2. kirtip Says:

    I would think Locke would not be too upset with the differences between the University of Michigan and the University of Maryland. While there are clear differences between the opportunities available when attending the two public universities, it is still a fair system that I personally believe Locke would approve of. This is because every student has the ability to apply and get into the prestigious school versus the less prestigious school. If a student proves their worth in academia through their high school studies and outside activities, they can get accepted into a more prestigious school because they earned it. While there are certainly some smaller issues that make the system unfair, such as being born into a poor family as opposed to being born into a wealthy one, the overall idea of the system is fair. Everyone starts in high school on an even playing field and people differentiate themselves on the playing field. More prestigious schools then accept more prestigious students so that their students and graduates go on to accomplish more prestigious accomplishments. I think Locke would approve of the general system and I do not think it will be changing anytime soon.

  3. evanhw Says:

    In my opinion, Locke would undoubtedly accept the difference in credibility each university offers. First off, Locke believes that inequality is inevitable within societies. Basing this argument off the “disproportionate and unequal possession of earth” that the pre-civilized humans began with leading up to the creation of societies. (Second Treatise of Gov., 50) His main argument is that labor constitutes the entitlement to land and that uncultivated land is wasteful.

    Using the same logic, the amount of work a student exerts in high school will one way or another result in his or her GPA. One cannot get into any given college from doing well on the SAT or ACT alone. Almost always, the universities the majority of students are accepted into directly correlate with the type of student he or she is. Yes of coarse Michigan is the best school on the planet, but its students had to work for it. In Locke’s eyes, the students at the U of M are all deserving of the benefits due to the current system that, for the most part, bases its acceptance off of previous work.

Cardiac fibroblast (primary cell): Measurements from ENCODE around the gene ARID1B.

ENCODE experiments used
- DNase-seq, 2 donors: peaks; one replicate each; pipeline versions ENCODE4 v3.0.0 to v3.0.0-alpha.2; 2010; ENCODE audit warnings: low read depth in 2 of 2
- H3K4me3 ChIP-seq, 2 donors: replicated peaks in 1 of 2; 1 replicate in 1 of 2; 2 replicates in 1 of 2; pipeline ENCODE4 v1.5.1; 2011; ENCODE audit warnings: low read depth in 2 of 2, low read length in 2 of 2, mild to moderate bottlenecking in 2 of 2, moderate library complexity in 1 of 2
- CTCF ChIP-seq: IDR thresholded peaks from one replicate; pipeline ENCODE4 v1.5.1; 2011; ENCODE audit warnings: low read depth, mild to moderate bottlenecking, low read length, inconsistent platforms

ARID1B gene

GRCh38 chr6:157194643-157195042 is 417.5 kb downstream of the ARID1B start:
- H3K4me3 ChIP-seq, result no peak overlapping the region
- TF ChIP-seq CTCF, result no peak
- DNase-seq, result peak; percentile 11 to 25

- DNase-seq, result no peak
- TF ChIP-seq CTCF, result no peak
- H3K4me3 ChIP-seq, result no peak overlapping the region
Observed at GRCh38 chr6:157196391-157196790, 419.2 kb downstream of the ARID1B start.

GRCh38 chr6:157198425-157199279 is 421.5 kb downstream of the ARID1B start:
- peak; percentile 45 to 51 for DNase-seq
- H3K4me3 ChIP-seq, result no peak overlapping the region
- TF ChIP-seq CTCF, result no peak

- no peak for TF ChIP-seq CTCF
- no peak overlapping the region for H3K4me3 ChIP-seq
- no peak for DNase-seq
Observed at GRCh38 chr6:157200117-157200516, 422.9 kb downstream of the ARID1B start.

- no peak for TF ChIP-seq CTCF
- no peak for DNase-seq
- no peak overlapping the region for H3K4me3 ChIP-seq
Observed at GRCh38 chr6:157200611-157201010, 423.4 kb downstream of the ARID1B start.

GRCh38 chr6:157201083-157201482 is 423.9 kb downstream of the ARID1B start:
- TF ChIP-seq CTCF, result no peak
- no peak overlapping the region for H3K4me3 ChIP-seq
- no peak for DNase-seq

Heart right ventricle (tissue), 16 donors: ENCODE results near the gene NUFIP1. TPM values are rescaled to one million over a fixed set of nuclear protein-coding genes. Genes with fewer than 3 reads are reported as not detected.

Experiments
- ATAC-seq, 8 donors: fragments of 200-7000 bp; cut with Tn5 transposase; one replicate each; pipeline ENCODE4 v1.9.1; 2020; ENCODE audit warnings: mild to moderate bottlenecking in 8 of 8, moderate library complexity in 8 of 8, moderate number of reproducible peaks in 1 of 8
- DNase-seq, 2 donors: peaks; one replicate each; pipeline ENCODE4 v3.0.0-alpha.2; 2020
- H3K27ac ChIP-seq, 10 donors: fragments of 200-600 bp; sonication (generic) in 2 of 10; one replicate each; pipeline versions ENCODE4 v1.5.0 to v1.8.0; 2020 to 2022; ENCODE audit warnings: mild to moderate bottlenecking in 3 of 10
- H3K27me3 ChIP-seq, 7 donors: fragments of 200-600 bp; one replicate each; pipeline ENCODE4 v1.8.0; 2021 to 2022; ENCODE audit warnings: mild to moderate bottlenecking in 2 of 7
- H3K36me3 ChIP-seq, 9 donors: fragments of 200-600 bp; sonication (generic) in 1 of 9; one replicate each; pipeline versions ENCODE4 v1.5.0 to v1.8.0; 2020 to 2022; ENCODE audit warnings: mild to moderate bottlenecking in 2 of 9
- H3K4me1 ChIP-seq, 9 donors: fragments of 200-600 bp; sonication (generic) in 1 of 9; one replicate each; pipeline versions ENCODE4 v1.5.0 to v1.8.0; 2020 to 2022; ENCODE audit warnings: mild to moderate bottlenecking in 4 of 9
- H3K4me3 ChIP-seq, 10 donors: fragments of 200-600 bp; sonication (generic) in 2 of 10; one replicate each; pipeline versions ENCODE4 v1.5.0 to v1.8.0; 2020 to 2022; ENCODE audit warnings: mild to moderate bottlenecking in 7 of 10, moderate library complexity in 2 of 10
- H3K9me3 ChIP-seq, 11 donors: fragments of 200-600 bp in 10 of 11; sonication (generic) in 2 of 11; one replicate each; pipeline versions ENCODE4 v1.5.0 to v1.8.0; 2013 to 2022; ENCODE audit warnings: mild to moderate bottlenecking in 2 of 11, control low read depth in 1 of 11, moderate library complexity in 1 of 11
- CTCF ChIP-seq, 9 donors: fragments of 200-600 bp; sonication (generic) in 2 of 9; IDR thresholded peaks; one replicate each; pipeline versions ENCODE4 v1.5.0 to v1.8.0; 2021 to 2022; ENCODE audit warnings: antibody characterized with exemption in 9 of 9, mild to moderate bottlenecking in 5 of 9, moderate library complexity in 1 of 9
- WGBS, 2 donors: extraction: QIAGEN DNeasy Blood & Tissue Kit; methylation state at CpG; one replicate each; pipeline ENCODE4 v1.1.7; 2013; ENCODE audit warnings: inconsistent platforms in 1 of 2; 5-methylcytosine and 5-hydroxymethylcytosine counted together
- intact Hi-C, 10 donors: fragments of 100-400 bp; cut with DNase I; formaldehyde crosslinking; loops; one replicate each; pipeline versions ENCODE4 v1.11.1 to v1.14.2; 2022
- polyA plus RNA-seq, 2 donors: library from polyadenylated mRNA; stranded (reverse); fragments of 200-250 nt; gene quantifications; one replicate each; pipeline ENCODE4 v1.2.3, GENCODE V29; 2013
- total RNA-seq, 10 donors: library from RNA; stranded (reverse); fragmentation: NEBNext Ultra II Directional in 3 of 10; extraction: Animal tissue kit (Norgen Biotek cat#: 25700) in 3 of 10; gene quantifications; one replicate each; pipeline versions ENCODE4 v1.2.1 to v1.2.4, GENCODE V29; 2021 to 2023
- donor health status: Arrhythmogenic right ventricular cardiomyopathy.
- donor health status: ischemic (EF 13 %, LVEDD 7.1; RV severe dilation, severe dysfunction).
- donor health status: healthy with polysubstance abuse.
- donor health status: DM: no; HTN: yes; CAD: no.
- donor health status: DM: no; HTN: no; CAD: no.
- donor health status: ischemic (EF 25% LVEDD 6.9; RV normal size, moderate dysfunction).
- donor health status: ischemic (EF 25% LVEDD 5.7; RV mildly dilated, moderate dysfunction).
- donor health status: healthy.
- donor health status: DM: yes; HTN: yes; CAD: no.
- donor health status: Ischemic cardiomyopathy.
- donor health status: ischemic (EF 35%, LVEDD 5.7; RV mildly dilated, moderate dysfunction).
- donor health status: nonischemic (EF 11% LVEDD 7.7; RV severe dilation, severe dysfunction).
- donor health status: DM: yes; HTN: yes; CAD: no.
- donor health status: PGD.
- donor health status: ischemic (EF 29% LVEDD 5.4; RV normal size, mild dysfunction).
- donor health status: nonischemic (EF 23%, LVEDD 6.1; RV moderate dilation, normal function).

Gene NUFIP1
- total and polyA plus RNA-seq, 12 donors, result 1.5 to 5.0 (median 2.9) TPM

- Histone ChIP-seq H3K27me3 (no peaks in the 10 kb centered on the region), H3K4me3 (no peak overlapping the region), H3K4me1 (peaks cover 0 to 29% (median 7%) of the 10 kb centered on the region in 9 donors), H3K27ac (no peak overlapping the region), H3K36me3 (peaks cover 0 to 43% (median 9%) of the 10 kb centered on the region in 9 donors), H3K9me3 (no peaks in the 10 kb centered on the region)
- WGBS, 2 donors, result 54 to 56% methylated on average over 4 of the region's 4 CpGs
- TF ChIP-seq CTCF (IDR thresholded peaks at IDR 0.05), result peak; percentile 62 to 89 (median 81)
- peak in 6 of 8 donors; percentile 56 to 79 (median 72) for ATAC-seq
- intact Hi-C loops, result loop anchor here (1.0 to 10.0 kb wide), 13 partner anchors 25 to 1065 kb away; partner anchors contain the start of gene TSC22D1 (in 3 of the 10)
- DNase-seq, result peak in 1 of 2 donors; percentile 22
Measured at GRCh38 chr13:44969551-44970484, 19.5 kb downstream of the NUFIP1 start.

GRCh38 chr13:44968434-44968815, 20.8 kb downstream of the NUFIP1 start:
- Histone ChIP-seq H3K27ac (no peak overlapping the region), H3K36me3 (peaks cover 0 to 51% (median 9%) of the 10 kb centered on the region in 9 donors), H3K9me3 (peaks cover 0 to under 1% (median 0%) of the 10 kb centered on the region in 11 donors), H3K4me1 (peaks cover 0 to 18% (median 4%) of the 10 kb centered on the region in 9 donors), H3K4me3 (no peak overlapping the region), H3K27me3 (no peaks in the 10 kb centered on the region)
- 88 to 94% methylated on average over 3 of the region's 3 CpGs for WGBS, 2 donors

4. abswang Says:

    This brings up the idea of whether or not wealth should be redistributed among citizens to keep everyone at an equal level. Honestly, Michigan has these resources because the people who go to this school try hard and alumni donate money. It’s not fair to take the success that Michigan has and redistribute it throughout other colleges so that they can enjoy the benefits we have from attending a nice university. Yes, it may make us arrogant in some ways, but we pay the tuition and applied to get in. The Michigan Difference may be an obnoxious saying, pointing out how we’re better than others, but I believe that the students here work extremely hard for the education they get and deserve the campus benefits we have as perks.

  5. pelarkin Says:

    Although it is quite clear that the University of Michigan is vastly superior to the University of Maryland, the glory of the public university is the fact that nearly everyone has the same chance to get in. There’s a reason that we’re all students here, and its because we all worked incredibly hard in high school to earn good enough grades to be able to attend here. It might not sound nice, but I really don’t feel sorry for anyone that was rejected from here, because they had the same opportunity as the rest of us. The fact that we worked harder during our high school years because we wanted to achieve this goal is proof of the fact that we are able to survive the brutal education here. In turn, students who didn’t work as hard during their high school years will be forced to go to lesser schools, such as the University of Maryland, and will graduate with a degree that is nowhere near as prestigious as a degree from the University of Michigan.

    The fact that many of the facilities and housing at Michigan are better than the facilities and housing at Maryland is a result of the fact that since the education you receive here is better, the chance that former students will be successful is much higher. In turn, since our graduates are (usually) more successful than the graduates of lesser schools, and the fact that the graduates attribute their success to the education they received here, we are able to receive many more donations of larger amounts of money than what a worse school would be able to achieve. This, in turn, leads to better facilities and housing for our students and professors. While it is unfortunate that some students don’t get to enjoy the amenities that we do, I must say that they had their chance in high school, and they didn’t take it.